Cilantro was produced on 5,543 acres in Monterey and Ventura Counties in 2011. The production of cilantro has shifted to high density 80-inch wide beds and a large proportion is now mechanically harvested. Hand weeding high density beds is very expensive and reduces the economic viability of this crop. As a result, there is a need for excellent weed control. Two broadleaf herbicides were registered on cilantro: Prefar and Caparol. Prefar was registered for a number of years and provides good control of a number of key weeds in cilantro such as purslane, lambsquarter and pigweed. Caparol was registered in 2012 and provides good weed control of a wider spectrum of weeds including the nightshades, shepherd’s purse, sow thistle, groundsel and others (see tables below).
Here is the situation with Prefar: EPA moved cilantro (also Mexican & Chinese parsley) out of the "Leafy vegetables" crop group 4 and placed it in the "Herbs and Spices" crop group 19. The issue is that crop group 19 Herbs and Spices has no tolerance for Prefar. Without a tolerance, Gowan Corp. can no longer support the 24c for cilantro. It places growers in a tricky situation, because they may have Prefar with the old label in reserve, but any detectable levels of Prefar residues are detected on cilantro, it could result in seizure of the crop. This is a regulatory snafu that may take some time to untangle; work is being done to resolve this situation but it is unclear how long it will take to resolve.
Caparol is also registered for use on cilantro, but there is a plant back restriction of 12 months prior to planting lettuce, broccoli, cauliflower and spinach. This is of course very difficult to work with this restriction in the Salinas and other coastal valleys.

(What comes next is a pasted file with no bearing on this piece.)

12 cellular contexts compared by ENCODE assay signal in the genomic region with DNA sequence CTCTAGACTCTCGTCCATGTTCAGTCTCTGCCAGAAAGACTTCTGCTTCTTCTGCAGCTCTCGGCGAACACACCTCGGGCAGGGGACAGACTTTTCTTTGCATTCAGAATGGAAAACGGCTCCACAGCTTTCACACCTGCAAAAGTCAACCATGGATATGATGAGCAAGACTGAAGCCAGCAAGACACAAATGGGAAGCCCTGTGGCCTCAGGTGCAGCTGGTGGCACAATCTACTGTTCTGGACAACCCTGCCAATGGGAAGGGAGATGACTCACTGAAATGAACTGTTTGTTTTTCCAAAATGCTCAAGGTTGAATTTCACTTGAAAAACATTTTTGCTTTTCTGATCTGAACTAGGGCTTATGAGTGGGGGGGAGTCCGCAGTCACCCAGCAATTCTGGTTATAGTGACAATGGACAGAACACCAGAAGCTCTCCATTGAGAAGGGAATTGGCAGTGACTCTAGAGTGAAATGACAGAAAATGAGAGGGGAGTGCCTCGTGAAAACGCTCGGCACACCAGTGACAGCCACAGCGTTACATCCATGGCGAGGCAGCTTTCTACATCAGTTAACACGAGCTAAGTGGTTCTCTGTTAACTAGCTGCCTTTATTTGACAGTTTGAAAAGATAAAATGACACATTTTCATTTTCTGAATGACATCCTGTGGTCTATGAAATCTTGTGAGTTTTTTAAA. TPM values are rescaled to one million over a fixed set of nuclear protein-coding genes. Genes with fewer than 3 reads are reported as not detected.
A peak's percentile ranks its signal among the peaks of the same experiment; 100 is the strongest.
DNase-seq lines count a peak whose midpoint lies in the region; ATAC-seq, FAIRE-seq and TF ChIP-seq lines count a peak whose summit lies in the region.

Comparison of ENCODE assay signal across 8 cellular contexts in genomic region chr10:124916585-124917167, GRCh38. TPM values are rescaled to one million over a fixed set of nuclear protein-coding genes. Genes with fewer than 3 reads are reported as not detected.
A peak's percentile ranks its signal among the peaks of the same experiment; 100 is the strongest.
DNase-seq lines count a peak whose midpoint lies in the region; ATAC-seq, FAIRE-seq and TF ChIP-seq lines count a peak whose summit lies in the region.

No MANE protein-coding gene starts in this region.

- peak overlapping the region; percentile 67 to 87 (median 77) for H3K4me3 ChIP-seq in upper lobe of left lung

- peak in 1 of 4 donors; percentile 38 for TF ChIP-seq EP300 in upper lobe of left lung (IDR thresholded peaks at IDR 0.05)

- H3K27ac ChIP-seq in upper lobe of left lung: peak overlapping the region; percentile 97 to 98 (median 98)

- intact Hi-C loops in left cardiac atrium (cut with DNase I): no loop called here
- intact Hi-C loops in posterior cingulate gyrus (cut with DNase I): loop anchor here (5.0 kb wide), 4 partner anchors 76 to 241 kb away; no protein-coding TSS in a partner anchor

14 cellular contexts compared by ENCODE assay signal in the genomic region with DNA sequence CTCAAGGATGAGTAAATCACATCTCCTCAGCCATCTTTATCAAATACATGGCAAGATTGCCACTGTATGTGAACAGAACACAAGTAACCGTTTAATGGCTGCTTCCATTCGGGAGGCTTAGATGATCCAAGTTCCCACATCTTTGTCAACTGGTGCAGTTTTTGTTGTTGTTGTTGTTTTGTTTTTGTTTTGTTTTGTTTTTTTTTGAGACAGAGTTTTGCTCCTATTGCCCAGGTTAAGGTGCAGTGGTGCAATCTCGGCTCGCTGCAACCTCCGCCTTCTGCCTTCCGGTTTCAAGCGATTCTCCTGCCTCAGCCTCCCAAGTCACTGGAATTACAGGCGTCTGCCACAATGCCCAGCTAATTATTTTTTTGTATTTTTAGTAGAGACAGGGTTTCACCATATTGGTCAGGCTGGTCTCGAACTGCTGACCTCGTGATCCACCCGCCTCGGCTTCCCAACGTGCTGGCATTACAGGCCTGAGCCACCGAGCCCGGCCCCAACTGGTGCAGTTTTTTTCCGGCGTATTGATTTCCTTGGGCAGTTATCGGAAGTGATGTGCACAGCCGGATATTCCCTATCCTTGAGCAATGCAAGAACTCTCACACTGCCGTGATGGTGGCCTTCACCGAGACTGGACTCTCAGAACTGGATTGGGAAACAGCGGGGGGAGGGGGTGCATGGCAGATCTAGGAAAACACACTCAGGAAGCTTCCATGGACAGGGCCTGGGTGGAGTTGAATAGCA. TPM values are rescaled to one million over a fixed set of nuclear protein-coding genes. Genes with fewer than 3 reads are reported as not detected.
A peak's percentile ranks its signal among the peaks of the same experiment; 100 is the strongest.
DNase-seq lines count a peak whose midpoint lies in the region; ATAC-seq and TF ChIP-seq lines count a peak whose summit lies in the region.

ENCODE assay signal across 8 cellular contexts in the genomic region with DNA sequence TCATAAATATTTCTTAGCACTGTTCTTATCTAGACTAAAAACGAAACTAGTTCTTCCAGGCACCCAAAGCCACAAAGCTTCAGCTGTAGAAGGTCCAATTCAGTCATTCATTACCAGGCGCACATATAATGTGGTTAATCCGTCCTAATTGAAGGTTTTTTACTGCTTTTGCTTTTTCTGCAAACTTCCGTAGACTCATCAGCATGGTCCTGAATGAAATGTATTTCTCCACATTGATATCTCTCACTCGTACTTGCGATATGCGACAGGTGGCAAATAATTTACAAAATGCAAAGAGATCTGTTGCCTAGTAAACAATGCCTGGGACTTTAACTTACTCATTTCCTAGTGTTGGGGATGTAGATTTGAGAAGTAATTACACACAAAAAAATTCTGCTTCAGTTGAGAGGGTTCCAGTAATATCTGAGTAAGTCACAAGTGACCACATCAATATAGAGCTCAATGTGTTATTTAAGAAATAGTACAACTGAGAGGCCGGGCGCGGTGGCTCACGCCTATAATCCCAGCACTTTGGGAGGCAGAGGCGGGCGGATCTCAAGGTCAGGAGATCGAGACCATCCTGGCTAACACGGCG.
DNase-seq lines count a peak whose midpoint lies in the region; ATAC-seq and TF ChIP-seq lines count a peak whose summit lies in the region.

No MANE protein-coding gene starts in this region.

Other weed control options: bed fumigation of cilantro prior to planting can be highly effective, but issues with the cost and working around buffer zones makes this option difficult to fit into a grower’s production budget as well as schedule. Cultural practices such as pregermination followed by shallow cultivation of emerged weeds prior to planting can help reduce weed pressure. Cilantro seed germinates slowly which opens the possibility of burning off a flush of weeds (with an herbicide or propane flamer) following planting but prior to the emergence of the cilantro. This is a tricky, but highly effective technique for reducing weed density.
In summary, we have a number of regulatory issues that need to be addressed in order use the broadleaf herbicides without difficulty. We will need to continue to work with the regulators and registrants to resolve these issues as quick as possible.
(Click on tables and images to Enlarge)